Baraka is a 1992 non-narrative film directed by Ron Fricke. A stunning collection of expertly photographed scenes of human life, the majority of which involve humanity’s many religions.
Baraka has no plot, no storyline, no actors, no dialogue nor any voice-over. Instead, the film uses themes to present new steps and evoke emotion through pure cinema. Baraka is a kaleidoscopic, global compilation of both natural events and by fate, life and activities of humanity on Earth. Without words, cameras show us the world, with an emphasis not on “where,” but on “what’s there.” It begins with morning, natural landscapes and people at prayer: volcanoes, water falls, veldts, and forests; several hundred monks do a monkey chant. Indigenous peoples apply body paint; whole villages dance. The film moves to destruction of nature via logging, blasting, and strip mining. Images of poverty, rapid urban life, and factories give way to war, concentration camps, and mass graves. Ancient ruins come into view, and then a sacred river where pilgrims bathe and funeral pyres burn. Prayer and nature return. A monk rings a huge bell; stars wheel across the sky.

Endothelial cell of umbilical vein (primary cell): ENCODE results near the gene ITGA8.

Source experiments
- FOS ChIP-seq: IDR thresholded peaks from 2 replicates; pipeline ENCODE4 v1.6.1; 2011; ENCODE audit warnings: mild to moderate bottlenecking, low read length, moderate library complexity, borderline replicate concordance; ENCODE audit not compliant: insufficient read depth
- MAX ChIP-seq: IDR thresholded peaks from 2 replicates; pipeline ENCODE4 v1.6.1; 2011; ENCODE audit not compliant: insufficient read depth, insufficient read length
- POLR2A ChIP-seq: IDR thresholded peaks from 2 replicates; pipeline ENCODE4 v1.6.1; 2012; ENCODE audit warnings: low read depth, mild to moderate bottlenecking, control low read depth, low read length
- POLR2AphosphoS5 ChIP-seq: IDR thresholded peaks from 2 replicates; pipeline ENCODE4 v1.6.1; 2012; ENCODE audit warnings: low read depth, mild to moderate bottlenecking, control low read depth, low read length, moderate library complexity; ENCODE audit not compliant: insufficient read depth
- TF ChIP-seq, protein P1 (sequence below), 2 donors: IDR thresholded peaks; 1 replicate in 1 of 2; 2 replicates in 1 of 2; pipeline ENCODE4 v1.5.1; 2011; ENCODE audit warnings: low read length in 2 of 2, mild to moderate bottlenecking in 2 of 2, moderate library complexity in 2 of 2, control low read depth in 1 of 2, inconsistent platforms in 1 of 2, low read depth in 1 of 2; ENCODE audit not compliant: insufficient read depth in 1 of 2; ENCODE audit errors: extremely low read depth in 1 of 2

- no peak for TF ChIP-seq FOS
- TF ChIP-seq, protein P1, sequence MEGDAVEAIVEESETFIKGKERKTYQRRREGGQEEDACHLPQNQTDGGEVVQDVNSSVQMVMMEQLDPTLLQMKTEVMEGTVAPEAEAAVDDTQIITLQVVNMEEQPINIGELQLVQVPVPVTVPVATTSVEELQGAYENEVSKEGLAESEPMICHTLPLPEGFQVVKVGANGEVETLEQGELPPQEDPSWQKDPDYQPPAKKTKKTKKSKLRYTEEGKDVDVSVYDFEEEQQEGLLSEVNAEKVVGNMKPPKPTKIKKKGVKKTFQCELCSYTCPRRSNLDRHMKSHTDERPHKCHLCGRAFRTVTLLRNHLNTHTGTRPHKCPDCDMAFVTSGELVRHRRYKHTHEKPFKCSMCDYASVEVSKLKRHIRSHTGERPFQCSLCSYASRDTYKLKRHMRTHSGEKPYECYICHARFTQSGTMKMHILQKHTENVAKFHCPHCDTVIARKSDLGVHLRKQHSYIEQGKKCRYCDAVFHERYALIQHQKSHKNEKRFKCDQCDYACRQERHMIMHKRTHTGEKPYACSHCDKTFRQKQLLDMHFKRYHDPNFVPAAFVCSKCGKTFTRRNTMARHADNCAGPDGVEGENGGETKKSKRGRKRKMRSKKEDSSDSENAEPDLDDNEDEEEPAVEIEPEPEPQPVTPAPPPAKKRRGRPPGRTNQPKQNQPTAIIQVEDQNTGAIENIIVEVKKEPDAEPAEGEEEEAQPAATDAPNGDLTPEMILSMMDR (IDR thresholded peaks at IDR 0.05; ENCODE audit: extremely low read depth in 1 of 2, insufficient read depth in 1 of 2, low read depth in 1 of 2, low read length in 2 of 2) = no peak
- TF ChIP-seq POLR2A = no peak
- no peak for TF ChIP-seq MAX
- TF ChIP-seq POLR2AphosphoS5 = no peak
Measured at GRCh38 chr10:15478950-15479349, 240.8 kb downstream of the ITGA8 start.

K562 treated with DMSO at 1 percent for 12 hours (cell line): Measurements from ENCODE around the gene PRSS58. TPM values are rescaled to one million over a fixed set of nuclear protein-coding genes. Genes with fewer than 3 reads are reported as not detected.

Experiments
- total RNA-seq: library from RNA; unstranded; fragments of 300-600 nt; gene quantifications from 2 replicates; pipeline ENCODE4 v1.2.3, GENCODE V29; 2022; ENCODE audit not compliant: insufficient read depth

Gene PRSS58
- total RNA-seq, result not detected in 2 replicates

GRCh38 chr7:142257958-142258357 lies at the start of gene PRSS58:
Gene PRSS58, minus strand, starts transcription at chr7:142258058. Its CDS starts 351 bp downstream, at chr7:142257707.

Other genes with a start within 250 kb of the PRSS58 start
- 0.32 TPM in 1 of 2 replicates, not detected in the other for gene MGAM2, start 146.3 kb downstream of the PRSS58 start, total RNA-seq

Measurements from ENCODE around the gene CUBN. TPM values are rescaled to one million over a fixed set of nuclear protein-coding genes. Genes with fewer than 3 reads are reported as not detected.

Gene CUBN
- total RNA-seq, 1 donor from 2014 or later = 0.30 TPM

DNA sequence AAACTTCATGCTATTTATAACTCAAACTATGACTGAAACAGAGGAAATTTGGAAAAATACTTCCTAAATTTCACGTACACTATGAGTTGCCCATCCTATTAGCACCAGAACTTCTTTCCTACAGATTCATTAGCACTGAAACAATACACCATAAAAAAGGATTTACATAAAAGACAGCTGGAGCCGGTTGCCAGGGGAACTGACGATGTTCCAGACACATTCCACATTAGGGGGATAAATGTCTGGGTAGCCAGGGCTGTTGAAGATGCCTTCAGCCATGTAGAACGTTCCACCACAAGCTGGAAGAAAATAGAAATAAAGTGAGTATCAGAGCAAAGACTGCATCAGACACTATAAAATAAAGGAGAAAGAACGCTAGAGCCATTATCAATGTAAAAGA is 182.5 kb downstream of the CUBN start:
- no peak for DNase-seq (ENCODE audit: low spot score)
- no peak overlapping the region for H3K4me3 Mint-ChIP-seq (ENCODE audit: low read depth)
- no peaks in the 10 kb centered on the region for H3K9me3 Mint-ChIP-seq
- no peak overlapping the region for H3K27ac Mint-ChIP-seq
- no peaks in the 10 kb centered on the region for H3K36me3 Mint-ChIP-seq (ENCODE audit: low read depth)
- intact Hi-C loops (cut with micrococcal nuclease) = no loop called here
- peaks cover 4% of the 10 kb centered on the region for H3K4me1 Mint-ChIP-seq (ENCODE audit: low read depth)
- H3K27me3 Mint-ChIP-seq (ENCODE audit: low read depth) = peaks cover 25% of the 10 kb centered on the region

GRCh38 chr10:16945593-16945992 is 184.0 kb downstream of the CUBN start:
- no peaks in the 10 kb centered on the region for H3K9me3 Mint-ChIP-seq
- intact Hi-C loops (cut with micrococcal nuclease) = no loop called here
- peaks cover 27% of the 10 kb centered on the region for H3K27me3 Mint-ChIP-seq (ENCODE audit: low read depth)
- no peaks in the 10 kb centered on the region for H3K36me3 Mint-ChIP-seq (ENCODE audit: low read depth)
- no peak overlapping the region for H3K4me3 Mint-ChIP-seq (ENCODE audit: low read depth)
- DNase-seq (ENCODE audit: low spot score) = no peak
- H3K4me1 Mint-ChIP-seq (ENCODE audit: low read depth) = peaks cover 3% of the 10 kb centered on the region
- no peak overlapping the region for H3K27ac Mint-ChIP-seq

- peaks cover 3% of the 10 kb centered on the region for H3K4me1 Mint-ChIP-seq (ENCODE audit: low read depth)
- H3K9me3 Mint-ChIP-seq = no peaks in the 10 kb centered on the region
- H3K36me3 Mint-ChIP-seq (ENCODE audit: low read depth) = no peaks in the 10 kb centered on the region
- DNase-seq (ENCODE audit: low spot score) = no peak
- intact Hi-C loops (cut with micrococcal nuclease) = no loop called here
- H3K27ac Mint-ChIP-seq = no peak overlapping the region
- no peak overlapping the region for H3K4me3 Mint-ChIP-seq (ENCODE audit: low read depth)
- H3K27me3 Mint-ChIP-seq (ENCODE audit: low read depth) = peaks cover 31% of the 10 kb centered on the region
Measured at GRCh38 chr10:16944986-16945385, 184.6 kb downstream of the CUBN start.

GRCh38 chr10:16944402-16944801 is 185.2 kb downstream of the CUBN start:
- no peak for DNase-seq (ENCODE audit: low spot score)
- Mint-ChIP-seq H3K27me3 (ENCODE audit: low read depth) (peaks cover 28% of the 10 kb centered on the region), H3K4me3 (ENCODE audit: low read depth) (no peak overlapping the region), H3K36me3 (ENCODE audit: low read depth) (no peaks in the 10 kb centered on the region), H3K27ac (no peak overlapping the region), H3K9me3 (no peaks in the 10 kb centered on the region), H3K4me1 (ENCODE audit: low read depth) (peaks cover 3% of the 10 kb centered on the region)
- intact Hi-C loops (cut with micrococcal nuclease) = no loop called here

Baraka was the first in over twenty years to be photographed in the 70mm Todd-AO format. The movie was filmed at 152 locations in 23 countries. Some locations include: Argentina, Australia, Brazil, Cambodia, China, Ecuador, Egypt, France, India, Indonesia, Iran, Italy, Japan, Jerusalem, Kenya, Kuwait, Nepal, Poland, Saudi Arabia, Tanzania, Thailand, Turkey, United States and Vatican City.
Baraka is an ancient Sufi word, which can be translated “as a blessing, or the breath, or the essence of life from which the evolutionary process unfolds.”